The UK government has released the latest batch of papers advising British people and businesses about how to prepare for a no-deal Brexit. The papers include warnings on potential disruption citizens may face traveling into and from the European Union (EU) by air.

This is now unfolding as a real possibility and to such a degree as previously highlighted when the issue was addressed at the March 1 US Chamber of Commerce, annual aviation summit in Washington DC.

As the UK prepares to leave the EU on March 29, 2019, airlines have started to sell tickets for travel that they may not be able to fulfill. This is because these flights would then not be covered by Open Skies aviation agreements. In addition, flight frequencies are not yet agreed upon with respect to flights between the UK and the EU.

While the UK has notified the European Commission of its decision to leave the Union and negotiations are underway, the form of the future relationship has not been agreed. If the UK completes its departure from the EU in the absence of a withdrawal agreement that includes transition arrangements, the implications for aviation are significant.

If no agreement is reached, including some sort of temporary or emergency arrangement, flights by UK carriers to or within the EU, and flights by EU carriers to, or within the UK, will need to be suspended, leading to unhappy travelers, potential job losses and an impact to the bottom line of airline companies.

There are three overriding agreements on the table among the involved parties and each needs to be renegotiated.  The first of these will follow the UK no longer being a party to the US-EU Open Skies agreement. If the US and UK wish to retain an Open Skies agreement between themselves, they must negotiate a new Open Skies treaty. This has never been done before. Currently, the US-EU agreement is only being “provisionally applied” because it hasn’t been fully ratified by all EU signatories.

If a formal agreement is not in place by March 29, 2019, the Bermuda II agreement—which was considered highly restrictive compared to current agreements—would take effect. The US and UK are reportedly well along toward putting in place a new bilateral aviation agreement, so most observers expect a solution to be reached.

In the case of the second of these agreements, having the UK within the US-EU Open Skies agreement has been a benefit to the US. This is because it gave US carriers more access to London Heathrow, albeit with limitations in the form of limited availability of prime slot pairs. When Heathrow drops out of the equation through Brexit, the US-EU bilateral aviation agreement will not offer the same benefits to the US. Although this agreement has not been ratified by all EU signatory countries yet, most observers do not believe that the US will seek to renegotiate it.

But the real problem lies in the need for a new arrangement to govern flights between EU countries and the UK. Unfortunately, very little progress has been made between the UK and EU negotiators tasked with negotiating a new aviation agreement. This heightens uncertainties for the American Airlines-British Airways and Delta Air Lines-Virgin Atlantic joint ventures in terms of traffic rights to carry passengers beyond Heathrow to/from the EU. Those joint ventures represent more than two thirds of the traffic between the US and UK and over half of those passengers flow on to the EU or from the EU on to the US.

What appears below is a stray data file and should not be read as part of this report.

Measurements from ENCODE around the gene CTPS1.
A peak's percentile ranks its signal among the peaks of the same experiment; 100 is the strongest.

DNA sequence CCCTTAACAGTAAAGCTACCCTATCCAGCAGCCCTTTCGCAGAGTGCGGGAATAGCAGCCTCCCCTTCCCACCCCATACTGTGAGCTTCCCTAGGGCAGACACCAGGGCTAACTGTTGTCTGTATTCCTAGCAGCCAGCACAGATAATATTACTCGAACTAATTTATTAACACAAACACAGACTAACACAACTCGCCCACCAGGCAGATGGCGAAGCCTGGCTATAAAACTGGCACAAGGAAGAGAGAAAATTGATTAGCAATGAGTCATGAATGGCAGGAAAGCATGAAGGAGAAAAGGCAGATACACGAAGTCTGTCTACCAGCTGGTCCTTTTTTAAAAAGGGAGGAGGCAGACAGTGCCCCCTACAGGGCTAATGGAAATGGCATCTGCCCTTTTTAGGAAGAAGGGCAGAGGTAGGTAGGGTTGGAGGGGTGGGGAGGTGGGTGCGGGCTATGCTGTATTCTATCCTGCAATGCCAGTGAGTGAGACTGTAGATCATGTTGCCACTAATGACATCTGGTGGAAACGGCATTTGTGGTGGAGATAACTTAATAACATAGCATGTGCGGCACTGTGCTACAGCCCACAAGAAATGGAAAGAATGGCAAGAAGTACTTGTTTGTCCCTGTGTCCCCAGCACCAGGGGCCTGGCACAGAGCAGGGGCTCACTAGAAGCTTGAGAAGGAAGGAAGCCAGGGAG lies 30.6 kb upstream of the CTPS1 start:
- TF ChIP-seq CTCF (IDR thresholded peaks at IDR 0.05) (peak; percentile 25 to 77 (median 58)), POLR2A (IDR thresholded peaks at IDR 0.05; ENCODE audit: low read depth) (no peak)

A new bilateral agreement is needed to allow UK and EU carriers to fly between their two territories – or by allowing the UK admission to the European Common Aviation Area (ECAA), in a similar way that countries like Norway and Iceland operate. It would also allow the UK to access the other non-EU countries that have signed up to the ECAA.

There would, however, be challenges: the agreement currently makes no allowance for members to change their current membership status, as the UK will be doing. It's possible that the EU would see such a move as the UK cherry-picking. Separately, an additional “horizontal” agreement would need to be established to allow EU carriers to originate transatlantic flights from the UK.

Brexit also raises other issues for carriers operating to and within the UK and EU, whether based in those jurisdictions or in other countries. The most pressing of these may be on the issue of safety regulations and whether the UK will continue to be subject to EASA’s jurisdiction.  But there’s also the question of the application of the EU’s Emissions Trading Scheme to UK airlines, rules governing the movement of aircraft parts, and possible restrictions on the hiring of EU and UK citizen employees, with language and other required skills on each other’s jurisdictions.

The fundamental issue is what will cause the UK and EU negotiators to be motivated to put these negotiations into high gear? And, even if a transition agreement covering the aviation industry can be reached in rapid fashion, however unlikely that seems right now, will such an agreement require ratification by all 27 EU signatory countries to take effect?

What seems clear is that the EU-UK aviation solution will likely not be in place for many months and may very well come down to the wire.

Considering the major impact of Brexit on the global aviation industry, a transition agreement covering the aviation industry is needed as soon as possible, not least because of the direct relationship between air service and a country’s GDP.

John Luth leads the global aviation consulting and corporate advisory practice of Seabury Consulting, now part of Accenture.